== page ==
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risk? >> well, they actually took her cells out and put the hiv with the cells in the lab and grew them in the lab, and they weren't sure of the results they could get from it. they said the science backed it up that it should work. but the one thing they could guarantee us from the beginning is that she could not pick up hiv from this treatment. >> you got the guarantee on that? >> yes. they said that was the one thing they were sure of in this treatment, is the virus was deactivated before they used these cells. >> nonetheless, it had to be a really tough decision given the fact that, as i understand it, she is the first child in the world to attempt this treatment. >> it was, you know, a difficult decision, but we also knew that it was really the last option for emily. at that point she didn't have options, so we talked it over and just felt really comfortable
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after talking with the doctor and the rest of the team. we were just really hopeful this was going to work, and, you know, it really was her last option. >> now there -- when doctors talk about curing cancer, they're always careful to couch it in the kind of terms that are realistic. how have they described emma's -- her condition now? is she truly cured? is it gone? is it one of those things you just have to wait and see? >> well, you know, as we were told from the beginning, and you learn quick when a family member has cancer, that you don't use the word cure for quite a while afterwards, but she's in remission right now, and just recently they looked at 1 million cells from emily and found not one cancer cell in her system. we go in january for a bone marrow check which would be nine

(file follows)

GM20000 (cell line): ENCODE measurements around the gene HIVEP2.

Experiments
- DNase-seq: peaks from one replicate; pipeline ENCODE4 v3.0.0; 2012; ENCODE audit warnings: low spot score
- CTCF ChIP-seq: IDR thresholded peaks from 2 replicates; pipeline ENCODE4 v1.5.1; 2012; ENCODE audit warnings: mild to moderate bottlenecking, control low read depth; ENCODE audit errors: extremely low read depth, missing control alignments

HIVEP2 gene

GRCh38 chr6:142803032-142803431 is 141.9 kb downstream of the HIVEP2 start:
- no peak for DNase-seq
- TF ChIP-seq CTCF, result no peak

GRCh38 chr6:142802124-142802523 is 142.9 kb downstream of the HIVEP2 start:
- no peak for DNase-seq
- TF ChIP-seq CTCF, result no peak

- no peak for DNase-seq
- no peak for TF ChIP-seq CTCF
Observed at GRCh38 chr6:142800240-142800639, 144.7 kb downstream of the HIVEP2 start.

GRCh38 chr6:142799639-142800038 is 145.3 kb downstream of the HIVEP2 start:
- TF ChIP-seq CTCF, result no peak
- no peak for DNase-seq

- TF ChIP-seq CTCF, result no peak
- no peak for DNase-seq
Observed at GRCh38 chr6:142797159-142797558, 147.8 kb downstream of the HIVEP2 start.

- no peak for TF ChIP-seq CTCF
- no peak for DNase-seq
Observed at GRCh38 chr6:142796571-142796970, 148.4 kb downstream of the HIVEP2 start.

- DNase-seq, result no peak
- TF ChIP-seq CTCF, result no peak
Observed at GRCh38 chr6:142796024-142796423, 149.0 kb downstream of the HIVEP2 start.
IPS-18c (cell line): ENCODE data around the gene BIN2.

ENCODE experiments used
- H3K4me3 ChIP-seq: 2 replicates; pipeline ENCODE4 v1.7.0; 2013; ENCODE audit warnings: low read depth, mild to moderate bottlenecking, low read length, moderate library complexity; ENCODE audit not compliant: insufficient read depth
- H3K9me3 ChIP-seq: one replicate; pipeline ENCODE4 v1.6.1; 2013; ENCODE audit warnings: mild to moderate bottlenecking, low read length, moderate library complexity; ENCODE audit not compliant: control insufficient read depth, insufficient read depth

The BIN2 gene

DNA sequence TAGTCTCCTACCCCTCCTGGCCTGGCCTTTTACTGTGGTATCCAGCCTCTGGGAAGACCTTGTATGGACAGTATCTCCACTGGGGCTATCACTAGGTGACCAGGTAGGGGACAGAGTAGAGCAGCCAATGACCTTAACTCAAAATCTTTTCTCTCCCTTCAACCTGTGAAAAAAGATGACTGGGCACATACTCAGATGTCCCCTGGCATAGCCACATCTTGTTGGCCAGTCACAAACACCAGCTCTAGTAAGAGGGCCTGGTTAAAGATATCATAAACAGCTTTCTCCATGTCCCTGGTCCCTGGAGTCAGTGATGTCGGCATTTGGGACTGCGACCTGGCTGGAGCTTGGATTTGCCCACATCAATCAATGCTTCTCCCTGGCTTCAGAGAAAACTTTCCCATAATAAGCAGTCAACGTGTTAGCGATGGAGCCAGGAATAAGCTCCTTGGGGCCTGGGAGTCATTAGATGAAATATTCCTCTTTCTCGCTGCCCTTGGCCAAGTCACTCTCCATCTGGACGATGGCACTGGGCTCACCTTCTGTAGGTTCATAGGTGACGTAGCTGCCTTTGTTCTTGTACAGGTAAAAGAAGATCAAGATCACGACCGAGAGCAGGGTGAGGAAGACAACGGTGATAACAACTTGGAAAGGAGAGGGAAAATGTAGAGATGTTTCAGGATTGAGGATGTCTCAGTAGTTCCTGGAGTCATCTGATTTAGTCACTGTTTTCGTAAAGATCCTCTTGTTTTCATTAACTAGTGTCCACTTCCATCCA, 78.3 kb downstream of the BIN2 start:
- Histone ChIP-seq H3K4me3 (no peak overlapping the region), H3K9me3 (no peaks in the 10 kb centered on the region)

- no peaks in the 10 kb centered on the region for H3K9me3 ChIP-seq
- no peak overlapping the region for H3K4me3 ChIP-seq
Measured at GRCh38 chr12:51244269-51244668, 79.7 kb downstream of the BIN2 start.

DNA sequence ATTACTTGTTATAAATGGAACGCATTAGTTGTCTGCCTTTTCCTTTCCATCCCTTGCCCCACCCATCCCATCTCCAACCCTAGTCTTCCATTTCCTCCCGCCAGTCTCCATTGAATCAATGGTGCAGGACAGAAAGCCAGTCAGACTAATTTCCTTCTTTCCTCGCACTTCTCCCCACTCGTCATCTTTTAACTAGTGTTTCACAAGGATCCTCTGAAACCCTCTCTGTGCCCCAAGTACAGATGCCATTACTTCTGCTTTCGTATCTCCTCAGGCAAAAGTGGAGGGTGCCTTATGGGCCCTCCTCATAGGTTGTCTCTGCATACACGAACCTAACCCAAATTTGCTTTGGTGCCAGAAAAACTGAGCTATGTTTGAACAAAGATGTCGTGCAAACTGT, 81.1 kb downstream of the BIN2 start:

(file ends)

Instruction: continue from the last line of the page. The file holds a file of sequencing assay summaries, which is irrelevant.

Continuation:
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months since her remission, and the cells, the modified genetic t-cells still show up in her peripheral blood and no cancer cells. >> i want to make sure i'm getting her name right. i've been reading all this material on emma, but you're calling her emma lee. i hope i'm not mistaken. >> her real name is emily, but she decided about a year ago she preferred to be called emma, so she's been called emma a lot recently, but we still call her emily. >> she puts her mind on something and she can get it, sflit. >> exactly. >> when she first told me, i said, emma sounds like a good nickname, and she said, i would like to know when i can legally change my name to emma. >> i like that. this is going to be the first christmas at home for her in what, two years? is that right? >> yes. >> that's got to be something pretty special for you guys. do you have something very special planned? >> you know, we're just going to